Cryptocurrencies have become a powerful speculative tool. All crypto media produce reports of current prices and dips are treated negatively. But why does value and valuation rule the projects? Perhaps it is worth liberating ourselves from this paradigm of thinking.
The last few years have fired up all blockchain enthusiasts with huge increases, crypto millionaires and even billionaires. Everyone wanted their piece of the pie. In all this sheepish rush, it's easy to forget the basics.
Speculation is nothing more than prediction. In this case, predicting the value of prices. Let's dispel the first myth right away. One does not lose on dips. You always make money – as long as you properly predict which way the market will go. Playing for price decreases – is taking short positions, simply short. And increases – is to take a long position, long. In all of this, the most important thing is profit, not design or technology.
But how does one speculate? There are many schools of thought. The basis, of course, is analysis. Technical, e.g., of the chart, and fundamental, e.g., of the Company. In the case of technical analysis, many mathematical and geometric tools are used, such as Fibonacci sequences, ratios, harmonic systems or repeating patterns. Current trends, support, and resistance points are determined, and then positions are taken accordingly. If the chart goes our way – we make money – no matter if the project gains or loses value. Nowadays, it is worth remembering the lots of scripts and bots are running in the background which also influence the market. Consequently, there are phenomena such as short squeeze, in which a wave of declines causes an avalanche effect, where bots automatically enforce operations that drive even more dramatic declines. In the case of fundamental analysis, one does study the Company's reports, results, and condition. If the Company is growing at the right pace, has a strong management team and is executing its growth strategy – the investment can be profitable in this case. By combining these two techniques, we can determine which projects are worth investing in. However, this does not change the fact that we cannot predict the future, so spectacular losses and collapses happen, and the adrenaline that accompanies this attracts not only speculators, but also gamblers. The statistics are absolute – 86% of people who speculate on financial markets suffer losses.
So how does speculation relate to the development of technology and projects? Unfortunately, here there is no clear answer. It is a double-edged sword. Speculative frenzy and accompanying increases can develop a project to incredible proportions, but projects not ready for such success – can fail spectacularly. (Luna and Do Kwon) During the pandemic, the money supply increased dramatically (about 40% of new, freshly printed money was in circulation). Even then, it was obvious that inflation would be affected because of this. Over-liquidity caused an unprecedented situation. The market was disconnected from reality, and the values of virtually all projects rose. Even those that, due to the pandemic, did not work. Absurdity. In addition, various persuasive techniques like FOMO (fear of missing out) and FUD (fear, uncertainty, doubt) are used in speculation. If a project becomes a tool used to implement these techniques, its value can rise or fall – regardless of its fundamental value. Excessive interference in markets and business cycles can end fatally.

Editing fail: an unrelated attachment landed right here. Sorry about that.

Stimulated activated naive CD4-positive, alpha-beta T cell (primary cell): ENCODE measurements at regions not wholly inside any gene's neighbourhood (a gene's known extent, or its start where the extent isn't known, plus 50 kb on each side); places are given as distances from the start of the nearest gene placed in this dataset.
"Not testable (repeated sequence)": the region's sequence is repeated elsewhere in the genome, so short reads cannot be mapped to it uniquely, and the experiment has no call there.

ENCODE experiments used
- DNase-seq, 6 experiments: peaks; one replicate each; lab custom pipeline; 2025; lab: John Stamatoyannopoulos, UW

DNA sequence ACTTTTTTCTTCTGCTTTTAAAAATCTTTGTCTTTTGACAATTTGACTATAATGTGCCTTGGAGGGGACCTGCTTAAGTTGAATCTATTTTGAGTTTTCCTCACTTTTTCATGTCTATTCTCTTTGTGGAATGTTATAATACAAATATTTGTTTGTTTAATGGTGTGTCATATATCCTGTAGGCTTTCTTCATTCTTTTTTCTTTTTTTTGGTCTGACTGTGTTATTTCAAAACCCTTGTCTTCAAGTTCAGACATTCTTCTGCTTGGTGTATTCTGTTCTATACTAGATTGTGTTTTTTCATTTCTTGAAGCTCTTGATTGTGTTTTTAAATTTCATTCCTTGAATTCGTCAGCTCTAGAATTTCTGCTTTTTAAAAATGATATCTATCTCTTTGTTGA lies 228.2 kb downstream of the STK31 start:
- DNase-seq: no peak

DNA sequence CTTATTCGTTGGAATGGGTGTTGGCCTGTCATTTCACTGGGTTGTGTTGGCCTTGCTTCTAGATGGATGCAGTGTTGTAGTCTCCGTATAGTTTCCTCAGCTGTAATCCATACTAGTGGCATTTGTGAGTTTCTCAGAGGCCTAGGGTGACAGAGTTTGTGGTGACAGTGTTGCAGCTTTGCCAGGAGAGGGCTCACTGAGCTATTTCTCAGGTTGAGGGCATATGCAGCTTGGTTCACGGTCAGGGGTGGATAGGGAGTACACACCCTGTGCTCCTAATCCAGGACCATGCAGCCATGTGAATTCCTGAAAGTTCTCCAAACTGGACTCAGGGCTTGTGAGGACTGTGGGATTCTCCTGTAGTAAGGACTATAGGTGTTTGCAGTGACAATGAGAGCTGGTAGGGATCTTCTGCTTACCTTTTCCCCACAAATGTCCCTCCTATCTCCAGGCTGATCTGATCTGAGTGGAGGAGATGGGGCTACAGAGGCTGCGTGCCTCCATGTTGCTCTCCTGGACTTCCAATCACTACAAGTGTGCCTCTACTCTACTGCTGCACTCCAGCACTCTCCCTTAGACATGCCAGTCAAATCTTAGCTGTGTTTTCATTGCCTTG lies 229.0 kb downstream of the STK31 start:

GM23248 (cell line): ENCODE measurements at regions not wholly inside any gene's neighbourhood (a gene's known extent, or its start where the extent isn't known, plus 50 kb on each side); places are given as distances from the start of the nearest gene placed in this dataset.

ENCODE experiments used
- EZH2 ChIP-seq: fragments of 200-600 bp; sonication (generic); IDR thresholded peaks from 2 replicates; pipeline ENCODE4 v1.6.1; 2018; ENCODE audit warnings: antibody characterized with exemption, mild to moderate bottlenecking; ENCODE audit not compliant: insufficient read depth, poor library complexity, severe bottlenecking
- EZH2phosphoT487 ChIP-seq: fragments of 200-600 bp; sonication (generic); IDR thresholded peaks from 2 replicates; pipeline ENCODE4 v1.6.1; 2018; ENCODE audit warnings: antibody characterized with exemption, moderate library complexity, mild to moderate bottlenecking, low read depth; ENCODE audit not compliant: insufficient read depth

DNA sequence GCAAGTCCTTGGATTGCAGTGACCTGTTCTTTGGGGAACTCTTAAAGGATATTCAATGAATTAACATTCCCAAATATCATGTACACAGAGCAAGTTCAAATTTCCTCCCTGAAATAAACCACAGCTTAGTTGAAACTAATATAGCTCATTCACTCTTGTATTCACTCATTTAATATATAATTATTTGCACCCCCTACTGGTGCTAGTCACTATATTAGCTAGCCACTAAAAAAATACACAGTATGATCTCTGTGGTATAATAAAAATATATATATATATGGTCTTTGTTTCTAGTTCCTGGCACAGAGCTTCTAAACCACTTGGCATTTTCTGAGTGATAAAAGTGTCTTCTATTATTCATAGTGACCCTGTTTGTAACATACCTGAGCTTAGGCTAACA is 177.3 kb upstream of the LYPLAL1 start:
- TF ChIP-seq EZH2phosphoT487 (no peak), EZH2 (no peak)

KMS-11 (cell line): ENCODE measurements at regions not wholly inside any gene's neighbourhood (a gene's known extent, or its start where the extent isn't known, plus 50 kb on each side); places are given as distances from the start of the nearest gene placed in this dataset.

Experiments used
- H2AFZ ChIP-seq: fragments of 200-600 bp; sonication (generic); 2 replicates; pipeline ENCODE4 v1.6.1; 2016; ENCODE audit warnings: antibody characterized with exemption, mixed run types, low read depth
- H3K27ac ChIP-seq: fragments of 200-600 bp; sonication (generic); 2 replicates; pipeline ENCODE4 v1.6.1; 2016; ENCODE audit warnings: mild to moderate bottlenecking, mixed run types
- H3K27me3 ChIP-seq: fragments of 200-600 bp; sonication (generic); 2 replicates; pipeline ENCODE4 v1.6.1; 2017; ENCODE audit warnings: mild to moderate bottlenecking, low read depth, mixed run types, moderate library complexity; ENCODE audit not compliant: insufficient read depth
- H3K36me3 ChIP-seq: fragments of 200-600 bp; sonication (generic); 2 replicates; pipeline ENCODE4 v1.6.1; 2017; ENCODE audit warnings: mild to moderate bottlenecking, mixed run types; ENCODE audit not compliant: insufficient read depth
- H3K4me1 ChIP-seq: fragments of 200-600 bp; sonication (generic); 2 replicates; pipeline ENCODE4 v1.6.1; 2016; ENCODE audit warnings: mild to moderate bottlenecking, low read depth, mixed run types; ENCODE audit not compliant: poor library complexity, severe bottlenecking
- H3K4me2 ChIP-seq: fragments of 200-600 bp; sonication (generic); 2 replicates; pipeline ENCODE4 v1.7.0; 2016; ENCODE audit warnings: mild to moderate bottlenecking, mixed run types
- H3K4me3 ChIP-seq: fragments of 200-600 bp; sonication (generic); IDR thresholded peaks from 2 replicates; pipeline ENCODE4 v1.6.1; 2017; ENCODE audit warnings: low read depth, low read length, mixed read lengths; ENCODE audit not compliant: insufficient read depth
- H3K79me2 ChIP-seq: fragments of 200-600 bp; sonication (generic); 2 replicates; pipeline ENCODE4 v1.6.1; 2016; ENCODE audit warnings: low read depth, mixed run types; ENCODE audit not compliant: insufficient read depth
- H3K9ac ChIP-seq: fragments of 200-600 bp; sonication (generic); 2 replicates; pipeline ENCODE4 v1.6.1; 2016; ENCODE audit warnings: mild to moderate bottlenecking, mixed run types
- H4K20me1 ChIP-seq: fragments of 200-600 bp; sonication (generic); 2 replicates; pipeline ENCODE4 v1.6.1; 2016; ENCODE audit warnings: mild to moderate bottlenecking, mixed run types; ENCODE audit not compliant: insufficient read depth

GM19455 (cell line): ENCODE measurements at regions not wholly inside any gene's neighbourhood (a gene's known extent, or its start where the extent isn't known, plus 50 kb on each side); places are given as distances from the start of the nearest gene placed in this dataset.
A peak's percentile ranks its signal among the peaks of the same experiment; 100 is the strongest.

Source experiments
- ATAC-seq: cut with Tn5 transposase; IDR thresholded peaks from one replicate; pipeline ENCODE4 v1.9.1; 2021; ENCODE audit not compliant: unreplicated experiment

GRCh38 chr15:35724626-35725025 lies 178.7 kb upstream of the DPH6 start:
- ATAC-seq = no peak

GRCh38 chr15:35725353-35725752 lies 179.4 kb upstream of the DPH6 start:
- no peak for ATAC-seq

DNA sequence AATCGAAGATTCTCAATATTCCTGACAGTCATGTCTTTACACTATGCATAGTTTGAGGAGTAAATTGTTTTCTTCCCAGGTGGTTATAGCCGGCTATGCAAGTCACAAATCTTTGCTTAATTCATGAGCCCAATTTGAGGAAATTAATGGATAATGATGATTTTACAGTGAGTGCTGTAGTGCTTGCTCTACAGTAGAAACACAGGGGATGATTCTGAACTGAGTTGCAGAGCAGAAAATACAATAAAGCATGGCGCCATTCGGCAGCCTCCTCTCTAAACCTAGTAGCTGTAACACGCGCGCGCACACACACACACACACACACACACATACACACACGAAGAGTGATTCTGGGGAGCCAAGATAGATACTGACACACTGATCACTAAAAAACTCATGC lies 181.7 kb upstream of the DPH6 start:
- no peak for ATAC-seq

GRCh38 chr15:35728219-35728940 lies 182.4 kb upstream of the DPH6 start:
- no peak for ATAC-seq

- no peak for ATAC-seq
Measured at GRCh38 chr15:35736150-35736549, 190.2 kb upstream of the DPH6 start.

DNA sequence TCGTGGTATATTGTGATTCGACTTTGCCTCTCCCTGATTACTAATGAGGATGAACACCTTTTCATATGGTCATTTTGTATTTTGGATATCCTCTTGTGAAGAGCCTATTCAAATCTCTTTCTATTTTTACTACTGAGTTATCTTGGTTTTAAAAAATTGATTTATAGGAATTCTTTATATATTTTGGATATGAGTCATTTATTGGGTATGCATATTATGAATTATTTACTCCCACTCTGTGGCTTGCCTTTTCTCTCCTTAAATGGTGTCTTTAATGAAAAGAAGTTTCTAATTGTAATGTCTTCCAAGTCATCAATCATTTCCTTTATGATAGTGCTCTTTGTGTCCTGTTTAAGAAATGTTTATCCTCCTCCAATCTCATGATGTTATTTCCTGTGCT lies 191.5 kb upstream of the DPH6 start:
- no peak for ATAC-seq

A slump, or outflow of funds from a given market, is nothing more than saying “check.” All decisions made in conditions of over-liquidity are not always based on good analysis and market data, and sometimes simply because the funds are and must be placed. Today, projects must stand on their own feet, and only those that have made the best strategic decisions will thrive. A time of bear market is actually a great time to grow for projects and companies that work on technology, not speculative value. A bear market is also a time of less hype, both media and marketing. Marketing, after all, is a powerful speculative tool that can significantly increase a company's valuation. In a bear market, there are fewer funds for marketing. Such conditions are excellent conditions for technology development. We do not chase numbers and valuation. We don't focus on marketing. Furthermore, we create a valuable product that must defend itself in the market. A product that customers want to use because it brings them value or solves their daily problems.
To answer the question in the headline: no, a bear market is not a bad thing. It's a natural phenomenon for anyone familiar with business cycles, and the calm and reevaluation it brings is healthy for the market. In the context of the blockchain network, speculation has grown to enormous proportions, yet the network has practical applications independent of speculation. The development of blockchain networks is most optimal in the long term, under market verification, where new ideas and solutions are tested on an ongoing basis. Our goal is to develop the technology and adapt it widely. Speculation, although it can bring positive results, is not everything. Let's not forget that.